So again, what evidence is there that being on HSA early is working so far? Your comment insinuates NV is behind. I think it's quite the opposite based on all the data. This may have been a totally different story if AMD had taken the time/money they spent on consoles and devoted it instead to Socs and discrete gpus. Not much money will be made on 35mil units of consoles this year (if they even sell that total together) vs. a billion unit market in tablets/phones and growing every year. NV is moving ~20% of their revenue via tegra already and will grow that this year with T4/T4i. AMD spent their wad on a dying market (consoles/handhelds) and are losing badly in the two markets they have now (cpu/gpu, cpu's lost ~325mil, and gpus only made ~22mil...OUCH). They seem to keep repeating this losing formula and it doesn't look to change for FY2013.
  • Kevin G - Wednesday, March 20, 2013 - link

    AMD's lead for HSA is going to be measured in months, not full generations of hardware. It'll be arriving in 2013 at the very least with the PS4. Dev kits are currently in the hands of developers with early prototype hardware. Kaveri and Maxwell are both 2014 parts and without further details it is difficult to determine which will arrive first. The other wild card for 2013/2014 are discrete HSA GPU's from AMD. All indications point toward AMD arriving first with a unified address space but it won't ultimately be a significant lead.

    As for AMD's position in the Top500, they've been there before. Tianhe-1A, the other nVidia based system referenced, used to use AMD GPU's prior to an upgrade. Though I wouldn't use the Top500 as a good metric as both nVidia's and AMD's GPGPU boards are not seen as viable options by many due to the lack of key RAS features (ECC etc.). Performance of these cards are good given an extremely parallel workload but if scientists cannot trust the integrity of the results, they're worthless.
  • Ktracho - Wednesday, March 20, 2013 - link

    NVIDIA's Tesla boards have had ECC since at least the last generation (Fermi). That's one reason why Cray is willing to use these boards in their supercomputers. Reply
  • Kevin G - Thursday, March 21, 2013 - link

    EDC, not traditional ECC. The memory bus width is not explicitly widened to support the extra parity bits for ECC. Conceptually nVidia's EDC is uses a technique similar to RAID5 which utilizes existing memory channels and reduces overall memory capacity by shuffles parts of the parity across all of them. This does allow for protection from common soft errors like ECC.

    The downside is that memory transaction involved the entire width of the memory bus where as previously each channel could operate autonomously depending on requests. nVidia tacked on EDC on Fermi with a hardware/software mix which significantly decreases memory bandwidth. EDC on GK110 and Tahiti have a bit more hardware support for EDC so bandwidth impact isn't as dire but still present.

    EDC with hard errors is an interesting case for GPU's. Modern ECC implementations can work around a single DRAM chip failure on a DIMM and safely move the data to another DIMM (and a few high end servers will even allow memory hot swapping). Fermi had no means of recovering from a hard memory error due to its partial use of software. I'm unsure if GK110 and Tahiti would be able to migrate data off of the card in the advent of a hard memory failure and I'm certain that they cannot continue to operate normally.

    Still GPU's have relatively weak RAS compared to traditional server hardware and it is a reason why some are currently waiting for GPU's to mature a bit further.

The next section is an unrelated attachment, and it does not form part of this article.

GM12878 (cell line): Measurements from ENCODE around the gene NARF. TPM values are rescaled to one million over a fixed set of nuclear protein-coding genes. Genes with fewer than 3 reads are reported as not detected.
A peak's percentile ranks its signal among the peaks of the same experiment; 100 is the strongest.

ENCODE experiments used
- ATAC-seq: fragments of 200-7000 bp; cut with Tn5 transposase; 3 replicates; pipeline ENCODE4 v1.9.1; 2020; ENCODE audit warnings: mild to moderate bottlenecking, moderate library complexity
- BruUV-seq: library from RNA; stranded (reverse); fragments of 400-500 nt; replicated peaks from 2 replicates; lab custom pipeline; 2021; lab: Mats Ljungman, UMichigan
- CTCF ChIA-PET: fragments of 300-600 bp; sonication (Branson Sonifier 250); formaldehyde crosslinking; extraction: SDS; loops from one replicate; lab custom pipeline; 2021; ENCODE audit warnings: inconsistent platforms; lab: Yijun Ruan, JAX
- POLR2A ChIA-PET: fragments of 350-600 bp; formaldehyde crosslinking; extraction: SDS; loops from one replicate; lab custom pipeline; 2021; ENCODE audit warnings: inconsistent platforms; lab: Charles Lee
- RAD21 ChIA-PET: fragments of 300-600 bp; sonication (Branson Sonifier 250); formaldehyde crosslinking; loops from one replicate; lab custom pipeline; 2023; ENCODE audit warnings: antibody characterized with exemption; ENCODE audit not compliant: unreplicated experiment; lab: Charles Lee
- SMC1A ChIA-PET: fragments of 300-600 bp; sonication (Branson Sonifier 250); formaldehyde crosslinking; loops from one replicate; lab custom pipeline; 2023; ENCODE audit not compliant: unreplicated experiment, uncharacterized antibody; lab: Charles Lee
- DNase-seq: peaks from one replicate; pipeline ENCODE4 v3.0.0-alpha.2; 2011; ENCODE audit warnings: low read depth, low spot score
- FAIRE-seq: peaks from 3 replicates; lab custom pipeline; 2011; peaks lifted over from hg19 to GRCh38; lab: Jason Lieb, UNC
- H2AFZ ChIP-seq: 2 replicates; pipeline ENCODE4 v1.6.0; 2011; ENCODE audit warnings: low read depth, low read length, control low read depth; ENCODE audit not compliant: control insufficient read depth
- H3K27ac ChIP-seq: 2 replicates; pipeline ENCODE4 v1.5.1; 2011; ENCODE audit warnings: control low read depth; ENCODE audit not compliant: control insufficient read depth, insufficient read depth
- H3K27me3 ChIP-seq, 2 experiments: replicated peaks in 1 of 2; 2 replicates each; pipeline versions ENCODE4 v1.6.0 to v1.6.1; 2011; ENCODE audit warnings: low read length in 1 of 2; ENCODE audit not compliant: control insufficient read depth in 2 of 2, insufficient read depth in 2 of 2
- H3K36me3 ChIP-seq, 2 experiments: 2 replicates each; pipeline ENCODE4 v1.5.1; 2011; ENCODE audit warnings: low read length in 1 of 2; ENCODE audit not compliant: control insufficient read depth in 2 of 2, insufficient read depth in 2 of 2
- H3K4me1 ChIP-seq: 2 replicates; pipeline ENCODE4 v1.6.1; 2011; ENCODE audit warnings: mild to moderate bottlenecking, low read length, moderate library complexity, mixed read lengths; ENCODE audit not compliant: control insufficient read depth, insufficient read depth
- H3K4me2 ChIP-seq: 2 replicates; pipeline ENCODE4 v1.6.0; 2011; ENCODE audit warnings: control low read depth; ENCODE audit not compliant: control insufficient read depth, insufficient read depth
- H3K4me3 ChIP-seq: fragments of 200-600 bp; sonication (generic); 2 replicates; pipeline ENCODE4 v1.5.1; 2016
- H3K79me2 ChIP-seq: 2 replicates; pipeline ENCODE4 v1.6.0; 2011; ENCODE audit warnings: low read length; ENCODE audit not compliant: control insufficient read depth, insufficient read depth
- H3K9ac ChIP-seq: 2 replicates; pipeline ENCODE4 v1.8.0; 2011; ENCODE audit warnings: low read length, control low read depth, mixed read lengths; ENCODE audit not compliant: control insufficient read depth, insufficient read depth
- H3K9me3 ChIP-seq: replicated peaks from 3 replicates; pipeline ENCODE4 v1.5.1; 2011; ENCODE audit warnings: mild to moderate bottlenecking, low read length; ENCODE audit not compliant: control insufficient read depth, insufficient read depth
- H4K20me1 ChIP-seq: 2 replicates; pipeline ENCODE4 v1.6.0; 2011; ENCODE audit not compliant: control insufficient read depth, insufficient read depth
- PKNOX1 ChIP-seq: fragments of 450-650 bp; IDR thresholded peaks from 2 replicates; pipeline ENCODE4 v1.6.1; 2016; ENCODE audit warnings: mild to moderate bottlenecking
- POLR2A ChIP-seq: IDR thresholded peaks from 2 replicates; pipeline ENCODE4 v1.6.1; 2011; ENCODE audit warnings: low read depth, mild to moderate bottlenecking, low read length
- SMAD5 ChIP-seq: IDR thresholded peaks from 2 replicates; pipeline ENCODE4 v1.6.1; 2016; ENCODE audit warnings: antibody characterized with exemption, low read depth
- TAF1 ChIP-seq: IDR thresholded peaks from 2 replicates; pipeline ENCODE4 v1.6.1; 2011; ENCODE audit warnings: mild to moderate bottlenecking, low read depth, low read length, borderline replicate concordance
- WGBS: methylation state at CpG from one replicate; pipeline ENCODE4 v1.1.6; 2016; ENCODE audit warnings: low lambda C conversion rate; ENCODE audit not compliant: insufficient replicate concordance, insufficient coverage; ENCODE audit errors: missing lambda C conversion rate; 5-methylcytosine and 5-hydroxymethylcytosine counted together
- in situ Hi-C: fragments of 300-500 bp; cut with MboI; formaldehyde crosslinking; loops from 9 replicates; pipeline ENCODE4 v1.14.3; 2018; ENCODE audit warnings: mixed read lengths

• Winterblade - Tuesday, March 19, 2013 - link

    I wonder what kind of CPU will denver be, a customized ARM A57/A53 big.LITTLE setup maybe?? Will they finally get a x86 license?? or maybe a fully new architecture??

    Honestly I cannot stop marvelling every time I see this kind of roadmaps, we live in great times for tech junkies :D
  • ImSpartacus - Wednesday, March 20, 2013 - link

    I think Nvidia is licensing the ARM v8 ISA so Denver is there own design, but I'm not certain. Reply
  • Kevin G - Wednesday, March 20, 2013 - link

    Denver being nVidia's own custom CPU design has been known in the rumor circles for awhile, though nVidia has yet to officially confirm.

    One of the odd rumors about Project Denver was that it was nVidia's response to Larrabee but from the ARM side. nVidia was going to tack a wide vector unit onto their own custom ARM cores to utilize them fully programmable shader hardware. Seeing Maxwell and Denver as part of the Parker SoC ends that rumor chain.
  • chizow - Sunday, March 24, 2013 - link

    Tesla is already Nvidia's pre-emptive response keeping Larrabee at arm's length for the last few years. Project Denver imo is Nvidia's attempt to enter the server market with 64-bit ARM and their attempt to remove x86 from the equation in these supercomputers. Basically, it would be their other half to the "hetereogenous computing model" they've been evangelizing for years. Since they can't get an x86 license. the smartest move for them is to marginalize x86 which is why you see them pushing Tegra, Android, and Project Denver on the server side. Surprised they haven't been a bigger backer of Windows RT. Reply
  • mayankleoboy1 - Tuesday, March 19, 2013 - link

    At this point, we know more about Volta, than we know about Maxwell. Rather ridiculous. Reply
  • vFunct - Tuesday, March 19, 2013 - link

    You'll also be seeing 3-D stacked-chip technology using through-silicon vias in many other upcoming devices. It was a big trend in EDA software over the last few years, and so will be seeing more of it as designers take advantage of the software that allows it to happen.

    on a side-note, the contrast for the article text is way too low. i actually had to edit the CSS using web inspector to read the article. The text color is way too light..
  • MrSpadge - Wednesday, March 20, 2013 - link

    Not sure if they changed anything in-between, but on an IPS screen of normal resolution it looks absolutely fine / normal in FF 19. Reply
  • watersb - Tuesday, March 19, 2013 - link

    Great coverage, very much appreciated!

    Not many details yet, but how does Volta compare with JEDEC-standard Wide I/O? Isn't that in the same time-frame?